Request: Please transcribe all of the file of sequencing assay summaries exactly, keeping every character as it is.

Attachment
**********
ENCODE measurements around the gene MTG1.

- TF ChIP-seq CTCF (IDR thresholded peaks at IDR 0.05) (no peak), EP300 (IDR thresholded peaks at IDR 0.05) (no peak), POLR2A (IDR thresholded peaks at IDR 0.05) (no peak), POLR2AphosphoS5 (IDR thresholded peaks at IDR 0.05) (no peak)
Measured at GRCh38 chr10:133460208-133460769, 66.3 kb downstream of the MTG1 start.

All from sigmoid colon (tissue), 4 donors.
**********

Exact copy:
ENCODE measurements around the gene MTG1.

- TF ChIP-seq CTCF (IDR thresholded peaks at IDR 0.05) (no peak), EP300 (IDR thresholded peaks at IDR 0.05) (no peak), POLR2A (IDR thresholded peaks at IDR 0.05) (no peak), POLR2AphosphoS5 (IDR thresholded peaks at IDR 0.05) (no peak)
Measured at GRCh38 chr10:133460208-133460769, 66.3 kb downstream of the MTG1 start.

All from sigmoid colon (tissue), 4 donors.